Part Tongan, Samoan, German, Irish, Scottish
I know I don’t look it, in fact I’m sure some of my ancestors
Wouldn’t be able to identify or recognize them, in me
But see, that don’t deter me
From still calling them family
Cause I come from ancient waka and ships
That connected lonely islands with big continents
A line of blood that embodies unity and change
That we don’t need to look the same, or carry the same names
But that we are linked
This is uniquely us

I AM Dietrich cultural turtle


At 5 years old being asked by my Tongan family
“Tama si ha koi ia? Tamasi Tonga pe tamasi Ha’amoa?”
“What kind of boy are you? A Tongan boy or a Samoan boy”
Questions of my belonging, Tongan or Samoan?
In a split second thinking my answer could split us and beckon parting
Initiating apartheid
Separate gatherings that are no longer BBQ meals or umu.
There has never been in the early history of this new family celebratory meals
Shared between both sides
Just an untangled line of ethnicity that asks me to choose sides.

One side says, “famili,” another says, “aaiga” One says, “ha’u kai,” another says, “sau e ai”
But they never say this to each other
Cause they couldn’t see eye to eye
Or words to ear
Because indifference and ignorance blocks their ears
The blood of ancestors split over issues of land and sea are what keeps them apart
And is what disconnects them from each other
And disconnects them to me
And disconnects me to me
Which makes me claim KIWI
As my identity
Too much tension in this tug of war for allegiance
I can’t side with one or the other
Because I have a German, Irish, Scottish Samoan mother and a Tongan father
They make me
There is no part of me that is neatly divided
I have just come to embrace who I AM
And the one thing they first ever agreed on was that I was in Tongan “Sione Palangi,”
John the white skinned
Or in Samoan, “fia palangi,” wanna be white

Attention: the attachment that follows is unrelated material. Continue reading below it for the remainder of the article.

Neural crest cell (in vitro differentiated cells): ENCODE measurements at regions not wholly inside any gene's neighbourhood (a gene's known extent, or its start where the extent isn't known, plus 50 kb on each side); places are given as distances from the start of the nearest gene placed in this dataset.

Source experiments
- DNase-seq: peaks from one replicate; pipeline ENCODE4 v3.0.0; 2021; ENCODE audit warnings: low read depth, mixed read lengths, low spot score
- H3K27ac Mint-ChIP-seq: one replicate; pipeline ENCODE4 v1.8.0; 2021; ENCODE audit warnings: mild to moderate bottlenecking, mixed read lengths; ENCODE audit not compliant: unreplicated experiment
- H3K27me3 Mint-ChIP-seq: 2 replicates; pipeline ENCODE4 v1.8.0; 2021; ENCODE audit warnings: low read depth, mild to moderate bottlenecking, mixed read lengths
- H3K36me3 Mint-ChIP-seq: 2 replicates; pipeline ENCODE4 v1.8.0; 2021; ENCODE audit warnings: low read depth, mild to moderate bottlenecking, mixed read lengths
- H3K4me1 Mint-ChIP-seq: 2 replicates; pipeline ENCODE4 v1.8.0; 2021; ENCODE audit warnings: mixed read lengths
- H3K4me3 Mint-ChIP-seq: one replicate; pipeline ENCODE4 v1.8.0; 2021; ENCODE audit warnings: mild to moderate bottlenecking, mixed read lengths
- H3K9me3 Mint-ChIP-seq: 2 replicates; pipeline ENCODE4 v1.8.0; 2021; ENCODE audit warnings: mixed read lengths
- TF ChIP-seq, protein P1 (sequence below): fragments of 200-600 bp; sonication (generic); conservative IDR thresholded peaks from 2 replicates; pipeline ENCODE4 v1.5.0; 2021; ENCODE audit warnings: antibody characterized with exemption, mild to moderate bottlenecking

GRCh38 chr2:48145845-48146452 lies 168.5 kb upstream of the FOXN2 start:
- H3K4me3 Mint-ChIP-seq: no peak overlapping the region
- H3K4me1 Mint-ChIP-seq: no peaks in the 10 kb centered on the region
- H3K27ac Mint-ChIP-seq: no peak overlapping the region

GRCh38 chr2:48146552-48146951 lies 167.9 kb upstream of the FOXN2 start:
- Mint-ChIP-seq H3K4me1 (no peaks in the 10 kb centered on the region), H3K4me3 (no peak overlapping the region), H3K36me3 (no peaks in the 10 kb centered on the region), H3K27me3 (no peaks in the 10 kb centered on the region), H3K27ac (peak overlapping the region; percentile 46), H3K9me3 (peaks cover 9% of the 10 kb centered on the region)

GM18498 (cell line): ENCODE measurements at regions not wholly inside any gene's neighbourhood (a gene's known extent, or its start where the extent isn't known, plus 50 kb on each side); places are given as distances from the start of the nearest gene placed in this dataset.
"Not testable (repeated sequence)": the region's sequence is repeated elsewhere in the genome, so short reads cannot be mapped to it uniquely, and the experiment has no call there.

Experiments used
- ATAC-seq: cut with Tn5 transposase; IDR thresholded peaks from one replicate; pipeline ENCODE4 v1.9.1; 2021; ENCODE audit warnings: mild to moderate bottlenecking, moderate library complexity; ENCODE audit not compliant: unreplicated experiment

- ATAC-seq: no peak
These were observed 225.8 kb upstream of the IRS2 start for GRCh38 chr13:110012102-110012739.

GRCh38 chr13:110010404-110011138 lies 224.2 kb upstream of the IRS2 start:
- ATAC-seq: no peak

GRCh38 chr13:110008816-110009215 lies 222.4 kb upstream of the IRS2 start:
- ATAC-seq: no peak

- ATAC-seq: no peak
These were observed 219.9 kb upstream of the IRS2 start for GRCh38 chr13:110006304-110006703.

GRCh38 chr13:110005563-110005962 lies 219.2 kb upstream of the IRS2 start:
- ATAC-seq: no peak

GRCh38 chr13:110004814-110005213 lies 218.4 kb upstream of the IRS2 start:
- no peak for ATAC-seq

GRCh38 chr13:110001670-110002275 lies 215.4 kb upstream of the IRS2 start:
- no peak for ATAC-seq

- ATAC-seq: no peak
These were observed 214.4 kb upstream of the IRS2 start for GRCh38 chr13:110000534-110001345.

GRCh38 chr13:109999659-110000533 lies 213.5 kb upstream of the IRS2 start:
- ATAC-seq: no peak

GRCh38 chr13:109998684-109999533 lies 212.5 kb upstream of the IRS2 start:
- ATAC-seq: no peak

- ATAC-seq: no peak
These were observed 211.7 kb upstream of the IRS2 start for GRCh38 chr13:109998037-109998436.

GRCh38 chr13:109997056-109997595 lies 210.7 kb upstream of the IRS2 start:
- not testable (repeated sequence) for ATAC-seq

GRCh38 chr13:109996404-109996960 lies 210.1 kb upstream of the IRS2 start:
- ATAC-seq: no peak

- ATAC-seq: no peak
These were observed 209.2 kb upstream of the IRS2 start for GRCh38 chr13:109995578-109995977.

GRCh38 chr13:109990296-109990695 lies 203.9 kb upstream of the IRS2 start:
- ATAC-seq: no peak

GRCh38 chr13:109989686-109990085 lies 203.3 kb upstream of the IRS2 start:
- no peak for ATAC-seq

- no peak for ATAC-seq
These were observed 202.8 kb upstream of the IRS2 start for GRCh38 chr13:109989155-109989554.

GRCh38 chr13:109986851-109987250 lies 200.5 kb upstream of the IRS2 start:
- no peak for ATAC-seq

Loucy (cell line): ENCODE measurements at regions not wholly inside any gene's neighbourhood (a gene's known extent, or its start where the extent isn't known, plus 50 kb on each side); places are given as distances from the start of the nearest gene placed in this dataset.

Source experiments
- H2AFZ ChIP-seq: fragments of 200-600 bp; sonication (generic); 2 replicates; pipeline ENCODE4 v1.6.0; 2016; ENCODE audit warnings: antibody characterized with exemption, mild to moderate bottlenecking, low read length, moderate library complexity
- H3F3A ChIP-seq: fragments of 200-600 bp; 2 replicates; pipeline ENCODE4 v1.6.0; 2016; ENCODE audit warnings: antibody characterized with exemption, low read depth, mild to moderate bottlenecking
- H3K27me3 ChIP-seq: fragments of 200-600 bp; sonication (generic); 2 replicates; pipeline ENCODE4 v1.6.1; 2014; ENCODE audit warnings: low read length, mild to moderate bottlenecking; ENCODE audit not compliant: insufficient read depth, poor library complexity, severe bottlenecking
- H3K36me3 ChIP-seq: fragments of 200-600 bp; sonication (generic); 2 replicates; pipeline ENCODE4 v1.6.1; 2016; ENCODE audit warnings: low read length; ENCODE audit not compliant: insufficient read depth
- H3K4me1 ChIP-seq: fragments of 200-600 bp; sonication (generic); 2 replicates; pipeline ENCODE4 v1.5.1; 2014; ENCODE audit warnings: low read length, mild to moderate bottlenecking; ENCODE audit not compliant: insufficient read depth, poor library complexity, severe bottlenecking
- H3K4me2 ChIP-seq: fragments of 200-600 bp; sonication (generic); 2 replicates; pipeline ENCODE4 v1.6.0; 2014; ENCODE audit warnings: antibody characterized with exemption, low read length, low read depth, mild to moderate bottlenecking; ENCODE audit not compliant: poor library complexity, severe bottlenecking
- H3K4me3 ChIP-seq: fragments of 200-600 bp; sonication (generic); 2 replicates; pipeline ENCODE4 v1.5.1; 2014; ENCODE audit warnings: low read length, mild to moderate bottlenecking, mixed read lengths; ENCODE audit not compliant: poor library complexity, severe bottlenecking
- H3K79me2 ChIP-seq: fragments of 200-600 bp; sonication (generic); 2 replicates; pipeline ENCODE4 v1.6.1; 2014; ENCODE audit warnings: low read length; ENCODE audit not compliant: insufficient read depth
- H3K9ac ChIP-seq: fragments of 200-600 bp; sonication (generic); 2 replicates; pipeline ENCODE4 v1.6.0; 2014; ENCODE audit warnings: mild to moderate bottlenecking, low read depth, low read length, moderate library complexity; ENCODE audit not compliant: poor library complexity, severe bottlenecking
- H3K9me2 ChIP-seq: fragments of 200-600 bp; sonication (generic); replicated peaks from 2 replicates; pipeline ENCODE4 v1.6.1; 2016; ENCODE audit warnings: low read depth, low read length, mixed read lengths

And in a way

I AM Building turtle culture


My earliest recollections of racial interactions would have been at primary school in Palmerston North
These palangi people didn’t see Samoan or Tongan, they just saw brown
And I
I just saw white
These palangi people didn’t see Samoan or Tongan, they just saw brown
And I
I just saw white
No one asked me if I was Samoan or Tongan
Because back in 1989, they had never heard of those islands before
In fact, they asked if I was Māori
At which I replied, at the age of eight
Because we made trips to their Marae
Had hāngī which was real similar to umu, just more earthy
I felt a connection as I learnt about Māui, and the
Māori creation story of Papatūānuku Mother Earth and Ranginui Father Sky and their
Separation, which was the genesis of Creation
I looked kind of like them so I was content with acceptance.
As I grew older I would describe myself as an Oreo, dark on the outside
But white on the inside, looking for somewhere to belong.

I AM a cultural turtle who might not be the fastest creature
But there is a surety that I will eventually reach my cultural destination I can navigate through seas of diversity
To connect between various ethnicities
And I feel that I can skilfully
Go from land to sea
Because I am after all a son of the sea and land.

I AM a turtle
A creature of in-between
Sharing stories from the sea to land and the land to sea
I am a generation who makes the connection between the two nations.



Dietrich Soakai

Dietrich Soakai is a youth and Alternative Education support worker at Youthline, an organisation that provides an integrated response to youth, family, and community needs. Dietrich is also a member of the South Auckland Poets Collective, a group that uses spoken word poetry as a tool for positive social change with a focus on young people.